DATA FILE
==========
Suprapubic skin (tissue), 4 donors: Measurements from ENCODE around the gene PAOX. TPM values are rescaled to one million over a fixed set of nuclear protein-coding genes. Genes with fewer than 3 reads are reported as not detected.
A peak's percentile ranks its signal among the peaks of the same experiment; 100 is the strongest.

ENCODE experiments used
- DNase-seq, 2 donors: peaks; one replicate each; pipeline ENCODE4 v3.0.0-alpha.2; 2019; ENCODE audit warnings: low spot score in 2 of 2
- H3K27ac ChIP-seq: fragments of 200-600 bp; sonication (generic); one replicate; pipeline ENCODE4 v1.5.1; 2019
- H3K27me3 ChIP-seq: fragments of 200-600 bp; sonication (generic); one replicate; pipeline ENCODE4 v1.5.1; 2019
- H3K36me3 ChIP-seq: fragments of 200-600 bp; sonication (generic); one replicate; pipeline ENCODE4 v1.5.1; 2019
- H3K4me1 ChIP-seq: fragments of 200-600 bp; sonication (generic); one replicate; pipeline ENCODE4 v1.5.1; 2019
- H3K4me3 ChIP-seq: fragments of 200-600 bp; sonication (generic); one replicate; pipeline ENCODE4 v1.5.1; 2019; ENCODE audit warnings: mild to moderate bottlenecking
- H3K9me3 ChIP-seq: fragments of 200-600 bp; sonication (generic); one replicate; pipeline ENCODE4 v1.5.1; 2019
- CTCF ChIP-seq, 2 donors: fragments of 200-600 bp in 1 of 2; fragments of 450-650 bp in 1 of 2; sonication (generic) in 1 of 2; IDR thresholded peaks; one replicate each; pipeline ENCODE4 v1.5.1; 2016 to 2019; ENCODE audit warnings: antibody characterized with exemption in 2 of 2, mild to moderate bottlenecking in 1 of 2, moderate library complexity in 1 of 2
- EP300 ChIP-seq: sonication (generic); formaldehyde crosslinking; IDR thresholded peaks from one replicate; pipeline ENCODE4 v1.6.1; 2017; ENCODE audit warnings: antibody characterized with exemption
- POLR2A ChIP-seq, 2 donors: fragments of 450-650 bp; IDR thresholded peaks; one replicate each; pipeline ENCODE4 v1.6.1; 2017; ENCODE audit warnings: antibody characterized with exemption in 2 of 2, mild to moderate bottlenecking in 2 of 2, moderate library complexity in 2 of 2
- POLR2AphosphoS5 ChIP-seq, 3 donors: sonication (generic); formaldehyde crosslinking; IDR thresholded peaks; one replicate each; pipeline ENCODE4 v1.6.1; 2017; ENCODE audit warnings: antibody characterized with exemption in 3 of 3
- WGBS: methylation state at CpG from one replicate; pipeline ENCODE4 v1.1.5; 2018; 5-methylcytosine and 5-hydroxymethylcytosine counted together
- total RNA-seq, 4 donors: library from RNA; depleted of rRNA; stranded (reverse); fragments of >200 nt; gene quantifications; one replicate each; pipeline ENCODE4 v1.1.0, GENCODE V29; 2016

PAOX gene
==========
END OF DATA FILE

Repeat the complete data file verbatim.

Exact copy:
Suprapubic skin (tissue), 4 donors: Measurements from ENCODE around the gene PAOX. TPM values are rescaled to one million over a fixed set of nuclear protein-coding genes. Genes with fewer than 3 reads are reported as not detected.
A peak's percentile ranks its signal among the peaks of the same experiment; 100 is the strongest.

ENCODE experiments used
- DNase-seq, 2 donors: peaks; one replicate each; pipeline ENCODE4 v3.0.0-alpha.2; 2019; ENCODE audit warnings: low spot score in 2 of 2
- H3K27ac ChIP-seq: fragments of 200-600 bp; sonication (generic); one replicate; pipeline ENCODE4 v1.5.1; 2019
- H3K27me3 ChIP-seq: fragments of 200-600 bp; sonication (generic); one replicate; pipeline ENCODE4 v1.5.1; 2019
- H3K36me3 ChIP-seq: fragments of 200-600 bp; sonication (generic); one replicate; pipeline ENCODE4 v1.5.1; 2019
- H3K4me1 ChIP-seq: fragments of 200-600 bp; sonication (generic); one replicate; pipeline ENCODE4 v1.5.1; 2019
- H3K4me3 ChIP-seq: fragments of 200-600 bp; sonication (generic); one replicate; pipeline ENCODE4 v1.5.1; 2019; ENCODE audit warnings: mild to moderate bottlenecking
- H3K9me3 ChIP-seq: fragments of 200-600 bp; sonication (generic); one replicate; pipeline ENCODE4 v1.5.1; 2019
- CTCF ChIP-seq, 2 donors: fragments of 200-600 bp in 1 of 2; fragments of 450-650 bp in 1 of 2; sonication (generic) in 1 of 2; IDR thresholded peaks; one replicate each; pipeline ENCODE4 v1.5.1; 2016 to 2019; ENCODE audit warnings: antibody characterized with exemption in 2 of 2, mild to moderate bottlenecking in 1 of 2, moderate library complexity in 1 of 2
- EP300 ChIP-seq: sonication (generic); formaldehyde crosslinking; IDR thresholded peaks from one replicate; pipeline ENCODE4 v1.6.1; 2017; ENCODE audit warnings: antibody characterized with exemption
- POLR2A ChIP-seq, 2 donors: fragments of 450-650 bp; IDR thresholded peaks; one replicate each; pipeline ENCODE4 v1.6.1; 2017; ENCODE audit warnings: antibody characterized with exemption in 2 of 2, mild to moderate bottlenecking in 2 of 2, moderate library complexity in 2 of 2
- POLR2AphosphoS5 ChIP-seq, 3 donors: sonication (generic); formaldehyde crosslinking; IDR thresholded peaks; one replicate each; pipeline ENCODE4 v1.6.1; 2017; ENCODE audit warnings: antibody characterized with exemption in 3 of 3
- WGBS: methylation state at CpG from one replicate; pipeline ENCODE4 v1.1.5; 2018; 5-methylcytosine and 5-hydroxymethylcytosine counted together
- total RNA-seq, 4 donors: library from RNA; depleted of rRNA; stranded (reverse); fragments of >200 nt; gene quantifications; one replicate each; pipeline ENCODE4 v1.1.0, GENCODE V29; 2016

PAOX gene